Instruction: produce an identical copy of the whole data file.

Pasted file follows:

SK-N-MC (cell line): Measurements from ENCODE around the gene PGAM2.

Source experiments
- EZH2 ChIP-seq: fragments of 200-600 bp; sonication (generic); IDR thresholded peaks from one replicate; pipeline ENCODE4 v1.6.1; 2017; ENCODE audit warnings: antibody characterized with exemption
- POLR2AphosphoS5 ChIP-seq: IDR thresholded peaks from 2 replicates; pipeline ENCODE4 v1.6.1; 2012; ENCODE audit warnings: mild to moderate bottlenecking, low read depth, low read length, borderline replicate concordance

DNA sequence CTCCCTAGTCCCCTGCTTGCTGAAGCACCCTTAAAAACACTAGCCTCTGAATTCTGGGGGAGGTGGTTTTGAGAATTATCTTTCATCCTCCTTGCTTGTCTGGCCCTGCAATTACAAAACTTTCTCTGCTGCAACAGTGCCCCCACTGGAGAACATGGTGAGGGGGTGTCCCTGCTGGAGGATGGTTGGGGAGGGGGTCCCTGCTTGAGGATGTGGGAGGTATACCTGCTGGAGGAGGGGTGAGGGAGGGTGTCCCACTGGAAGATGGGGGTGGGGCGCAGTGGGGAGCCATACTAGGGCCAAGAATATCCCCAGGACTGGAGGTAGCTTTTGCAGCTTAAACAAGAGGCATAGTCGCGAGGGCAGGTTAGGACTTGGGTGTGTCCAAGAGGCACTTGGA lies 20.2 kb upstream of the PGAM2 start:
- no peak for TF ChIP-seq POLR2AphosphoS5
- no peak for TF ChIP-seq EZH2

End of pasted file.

SK-N-MC (cell line): Measurements from ENCODE around the gene PGAM2.

Source experiments
- EZH2 ChIP-seq: fragments of 200-600 bp; sonication (generic); IDR thresholded peaks from one replicate; pipeline ENCODE4 v1.6.1; 2017; ENCODE audit warnings: antibody characterized with exemption
- POLR2AphosphoS5 ChIP-seq: IDR thresholded peaks from 2 replicates; pipeline ENCODE4 v1.6.1; 2012; ENCODE audit warnings: mild to moderate bottlenecking, low read depth, low read length, borderline replicate concordance

DNA sequence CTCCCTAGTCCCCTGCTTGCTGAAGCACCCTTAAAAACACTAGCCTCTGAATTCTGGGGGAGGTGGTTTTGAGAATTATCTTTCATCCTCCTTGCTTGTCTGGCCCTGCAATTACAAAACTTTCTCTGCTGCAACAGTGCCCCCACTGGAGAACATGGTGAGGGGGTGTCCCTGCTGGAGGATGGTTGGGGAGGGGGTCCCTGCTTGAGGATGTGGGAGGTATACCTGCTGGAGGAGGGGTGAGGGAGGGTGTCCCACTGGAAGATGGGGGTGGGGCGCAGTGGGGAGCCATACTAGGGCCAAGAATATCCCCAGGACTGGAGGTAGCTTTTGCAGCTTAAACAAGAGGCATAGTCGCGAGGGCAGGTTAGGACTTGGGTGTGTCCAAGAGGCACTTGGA lies 20.2 kb upstream of the PGAM2 start:
- no peak for TF ChIP-seq POLR2AphosphoS5
- no peak for TF ChIP-seq EZH2